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What you need to know about Riang-nhom of Tonj State

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• Riang-nhom is the Dinka name of a place to the East of Central Bahr El region slopping to the western bank of the Nile, the name Riang-nhom developed from “Riang” (field) and “nhom” (yard not head) combined together as Riang-nhom which in direct English translation stands as “field-yard” equivalent to “Riang-nhom” in Dinka. It is a dry land (clay type of the soil) with less number of trees.

People living in Riang-whom are called “Riong-nhim”. Riang-nhom is the land to the East of Tonj State that borders Gok state and Western lakes state to South East and Southern Liech state to the north.

• Riang-nhom composes of Luac-Koth, Akook, Jalwau, Thiik, Luacjang and some fewer parts of Lou Paher, Ajak leer and Apuk-Juwir communities of Tonj State.

Ring-nhom was well-known for being the land of the wealthy and rich pastoralists, Expensive marriages, and Famous chiefs across the former Warrap state territorial zones and Bahr El Ghazal region as a whole. Among the richest men in the area were Dut Agok, Mading Dior, Bol Malek, Majok Makom, Akal Guer and many other uncounted medium rich men over the land (Riang-nhom).

With favourable lands for pastures, Riang-nhom has rainy seasons and dry season, it also has more conducive cattle camps that accommodate more than,2,000,000 herds of cattle, 1,000,000 goats, and 1,500,000 sheep.

During the dry seasons, pastoralists move to swampy areas along the Savannah climatic region and spend much of their time there pasturing till the rainy season comes and return back to the usual places during the summer and springs.

Most of the types of rainfalls in the area are characterizes by convectional and Savannah high tropical rainfalls in the southern part.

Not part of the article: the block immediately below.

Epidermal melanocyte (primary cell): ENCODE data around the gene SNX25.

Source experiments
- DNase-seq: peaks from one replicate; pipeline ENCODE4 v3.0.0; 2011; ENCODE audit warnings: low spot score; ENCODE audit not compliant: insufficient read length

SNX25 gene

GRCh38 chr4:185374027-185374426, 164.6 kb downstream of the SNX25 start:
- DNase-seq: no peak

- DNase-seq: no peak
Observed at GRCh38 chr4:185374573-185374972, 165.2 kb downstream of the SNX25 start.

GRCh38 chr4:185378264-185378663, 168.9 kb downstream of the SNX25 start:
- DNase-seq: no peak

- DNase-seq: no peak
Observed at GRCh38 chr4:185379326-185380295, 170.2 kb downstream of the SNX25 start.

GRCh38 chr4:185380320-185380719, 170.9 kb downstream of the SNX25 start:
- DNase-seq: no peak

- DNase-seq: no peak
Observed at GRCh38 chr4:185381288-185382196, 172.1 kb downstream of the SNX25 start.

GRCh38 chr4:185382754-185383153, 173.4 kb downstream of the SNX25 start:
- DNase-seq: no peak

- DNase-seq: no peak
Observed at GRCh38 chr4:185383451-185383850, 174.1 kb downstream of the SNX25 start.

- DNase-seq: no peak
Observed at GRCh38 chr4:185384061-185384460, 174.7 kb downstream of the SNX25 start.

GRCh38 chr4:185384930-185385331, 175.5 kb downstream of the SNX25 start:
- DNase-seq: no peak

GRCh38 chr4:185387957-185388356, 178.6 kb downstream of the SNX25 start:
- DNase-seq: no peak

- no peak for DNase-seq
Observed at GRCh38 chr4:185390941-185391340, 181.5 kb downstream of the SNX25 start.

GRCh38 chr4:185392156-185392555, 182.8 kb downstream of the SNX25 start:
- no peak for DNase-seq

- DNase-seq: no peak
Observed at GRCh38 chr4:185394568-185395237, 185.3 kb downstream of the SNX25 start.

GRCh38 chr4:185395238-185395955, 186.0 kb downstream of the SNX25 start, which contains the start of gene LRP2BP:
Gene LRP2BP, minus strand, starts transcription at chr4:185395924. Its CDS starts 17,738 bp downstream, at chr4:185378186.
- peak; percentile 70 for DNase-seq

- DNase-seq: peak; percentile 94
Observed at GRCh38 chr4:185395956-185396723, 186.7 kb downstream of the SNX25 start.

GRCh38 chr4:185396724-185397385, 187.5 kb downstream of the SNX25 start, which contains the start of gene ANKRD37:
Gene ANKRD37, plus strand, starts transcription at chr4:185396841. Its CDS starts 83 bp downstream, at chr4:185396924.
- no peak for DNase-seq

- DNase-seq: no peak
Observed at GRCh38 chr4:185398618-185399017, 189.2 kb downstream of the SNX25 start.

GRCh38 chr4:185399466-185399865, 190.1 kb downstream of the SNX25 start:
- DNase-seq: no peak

Rains usually come in April or may vary from time to time till November. There are dry season cattle camps and rainy season cattle camps.

Among the well-known cattle camps (both rainy and dry seasons) in Riang-who are mideer, Angotek, Panyanbec, Abyiei thiik, Ngadiang, Aliet, Gok-ken, Awet, Buul (Bul Adel and Bul Gum), Wun-Kuei, Aghardit , Tur, pahany, wunkot, Pabiklir, Rom-ngic, Cin-yarabiu and so on.

The marriage system in this area is done by paying cows as dowries to the bride’s party. Dowries approximately ranging from 60-700 cows. The bridegroom can pay much than that. The marriage ceremony is usually conducted traditionally.

• On the other hand, Riang-nhom is also Agriculturalists, they cultivate crops like Sorghum, Maize, Millet, Groundnuts, and vegetables eg. potatoes in small quantity. Cultivations and land preparations are mostly done at the beginning of the rainy season in the months of April, May, and June while harvest starts in the months of October, November, and December. The fast-growing crops like maize and Groundnuts harvest begin in the months of July, August, and September. Other crops grown include maize and tobacco; obviously grown at the cattle camp, because of the cow dug which provides them fine manure for the fast quality grows.

• The administration of Riang-nhom is inline with the country-wide administration’s hierarchy that starts at the national, state or provincial, County, Payam and Boma level. Chief is regarded as the community leader follow by sub-chiefs and down to the gold leader. Chief named as Alam-this, and gold leader as nhom-gol. At the time of the British rule, nhimgal (gold leaders) were the policemen and alam-col (clerks) as the tax (atap) collectors.

Some of the famous leaders of Riang-nhom who were acting as the chiefs of the provincial local administration include Bol Malek of Luac-Koth, Mading Dior of Jalwau (Pakor, Kongor, Bach, and Ador), Majok Makom of Thiik , Deng Achuil of Akook and Aguer Adel of Luacjang.

• During the 19th-20th century, Riang-nhom was having a unique societal festival yearly organizes by the community chiefs and Youth leaders. The festival was to bring together the communities as the kind of unity and federal socialization that keeps them stands side by side during the times of conflicts with the bordering communities, to create strong relations, peace, joy and unity among the youths and to promote intermarriage among the communities.

As the results of their unified aims, Riang-whom stands at the tiptoes of strength and that gave the occupants (Riong-nhiim) leaders a voice to share in the regional affairs of Bahr El Ghazal region along with other chiefs in the region since the British rule to the New Sudan era.

The annual festival after some few decades was later abolished due to the sectional conflicts occurred during the event up to now, the festival is no longer effective.

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